Contact Centers Should Be at the Center of Digital Omnichannel Communication Strategies

Best practices in communicating with citizens these days rely on omnichannel strategies. This involves understanding customer behaviors and anticipating needs (e.g., what problems they’re trying to solve, what their primary issues and questions are) to determine the most appropriate channel in which to engage. The goal of an omnichannel communication strategy is to ensure that the most appropriate channels are available and address citizen needs, at the times and via the methods easiest for them.

While government agencies have historically relied on traditional channels to engage with the public (e.g., telephone and email), many are using digital channels to strengthen their connections with those they serve. And contact centers—the heart of citizen touchpoints and the center of the citizen journey—have the perfect vantage point from which to oversee digital integration. They should be a key part of developing and delivering any organization’s omnichannel communication strategy.

The Importance of Integrated (Omnichannel) Customer Experiences

It’s a pivotal time for contact centers in federal government. The White House Office of American Innovation recently released the IT modernization plan (December 2017), which called for the creation of five Centers of Excellence (CoE) to accelerate IT modernization across the government. The CoEs are focused on cloud adoption, IT infrastructure optimization, customer experience, contact centers, and service delivery analytics.

The US Department of Agriculture (USDA) is the first agency to pilot this approach. At its heart, the plan will radically improve the way the agency designs services and interacts with customers they serve.

The federal government is asking for improved, integrated digital communication. It is focusing on ideal customer journeys and experiences, using process automation and intelligent systems, and improving knowledge management, among many other initiatives. At the highest level, contact centers are being “called up” to deliver on these initiatives.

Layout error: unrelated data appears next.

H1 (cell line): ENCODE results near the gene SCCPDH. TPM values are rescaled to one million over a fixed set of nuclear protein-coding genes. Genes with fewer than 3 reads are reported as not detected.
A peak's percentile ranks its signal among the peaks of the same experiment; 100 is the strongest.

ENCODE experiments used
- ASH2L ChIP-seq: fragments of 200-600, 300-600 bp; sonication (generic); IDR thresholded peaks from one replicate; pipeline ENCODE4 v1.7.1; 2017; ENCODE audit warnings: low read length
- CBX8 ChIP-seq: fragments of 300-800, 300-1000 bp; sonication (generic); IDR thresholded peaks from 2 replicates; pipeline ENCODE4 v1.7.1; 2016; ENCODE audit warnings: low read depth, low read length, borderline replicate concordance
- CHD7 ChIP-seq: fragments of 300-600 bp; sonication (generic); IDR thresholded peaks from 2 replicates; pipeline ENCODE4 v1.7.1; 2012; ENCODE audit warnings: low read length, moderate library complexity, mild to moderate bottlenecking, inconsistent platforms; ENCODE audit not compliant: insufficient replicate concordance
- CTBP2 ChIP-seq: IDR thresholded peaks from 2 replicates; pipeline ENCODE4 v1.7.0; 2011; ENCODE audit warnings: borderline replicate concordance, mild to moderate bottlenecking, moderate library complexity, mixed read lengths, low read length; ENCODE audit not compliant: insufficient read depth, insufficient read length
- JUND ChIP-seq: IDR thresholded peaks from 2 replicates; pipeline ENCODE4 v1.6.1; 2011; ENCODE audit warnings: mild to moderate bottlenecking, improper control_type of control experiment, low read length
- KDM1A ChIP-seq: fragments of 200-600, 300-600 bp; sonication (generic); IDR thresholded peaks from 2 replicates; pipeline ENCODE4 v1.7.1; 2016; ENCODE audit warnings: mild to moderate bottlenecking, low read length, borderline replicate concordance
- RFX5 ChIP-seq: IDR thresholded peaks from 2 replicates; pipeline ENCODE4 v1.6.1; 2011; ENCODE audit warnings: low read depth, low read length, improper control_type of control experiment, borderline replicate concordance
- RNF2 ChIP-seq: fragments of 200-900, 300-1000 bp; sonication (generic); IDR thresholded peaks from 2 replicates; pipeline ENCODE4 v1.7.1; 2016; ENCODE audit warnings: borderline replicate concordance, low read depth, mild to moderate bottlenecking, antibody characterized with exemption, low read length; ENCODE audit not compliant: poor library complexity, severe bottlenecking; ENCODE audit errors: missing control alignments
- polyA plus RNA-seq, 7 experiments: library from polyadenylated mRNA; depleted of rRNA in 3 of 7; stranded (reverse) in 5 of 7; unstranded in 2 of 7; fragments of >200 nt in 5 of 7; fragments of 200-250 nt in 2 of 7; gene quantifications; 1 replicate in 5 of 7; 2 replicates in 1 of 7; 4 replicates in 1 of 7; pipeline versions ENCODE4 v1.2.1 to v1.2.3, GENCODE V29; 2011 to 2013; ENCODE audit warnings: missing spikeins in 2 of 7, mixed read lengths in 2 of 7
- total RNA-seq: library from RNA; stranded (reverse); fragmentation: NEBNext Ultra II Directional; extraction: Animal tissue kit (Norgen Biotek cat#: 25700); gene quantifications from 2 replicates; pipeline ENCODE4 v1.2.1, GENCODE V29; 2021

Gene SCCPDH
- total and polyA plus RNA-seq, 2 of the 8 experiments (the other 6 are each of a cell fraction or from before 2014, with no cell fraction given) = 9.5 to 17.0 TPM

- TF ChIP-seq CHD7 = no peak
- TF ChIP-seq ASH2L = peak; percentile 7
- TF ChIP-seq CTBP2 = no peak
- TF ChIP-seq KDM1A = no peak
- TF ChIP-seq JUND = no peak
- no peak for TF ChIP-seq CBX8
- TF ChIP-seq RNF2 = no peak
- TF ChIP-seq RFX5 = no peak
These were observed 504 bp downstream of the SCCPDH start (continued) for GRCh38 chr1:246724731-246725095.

The Role of Contact Centers in Delivering Digital Services to Citizens

 As consumers increasingly use digital channels to connect with government and agencies evolve their digital omnichannel strategies, contact centers will play an increased role in delivering digital experiences. Contact centers are already at the center of citizen-agency interactions, including traditional channels, social media, and others through assisted channels including video chat, web chat, virtual assistants, and online co-browsing.

For some agencies, social media and other digital channels are run by marketing departments whose communications strategies may be developed independently from those in the contact center. Consider how much more powerful digital outreach efforts would be if they fell under a contact center—or a joint contact center/marketing—purview.

Agencies have made great strides forward to adopt digital channels of communication with citizens.

  • The Transportation Security Administration (TSA)’s Instagram account has 836,000 followers. TSA posts pictures of items they have confiscated from flyers, educating and amusing the masses at the same time. The agency uses Twitter and Facebook Messenger to field questions about items from citizens and curates the most interesting items.
  • The National Institutes of Health runs Smokefree.gov, which uses proactive SMS messages to assist people who want to quit smoking to improve their health.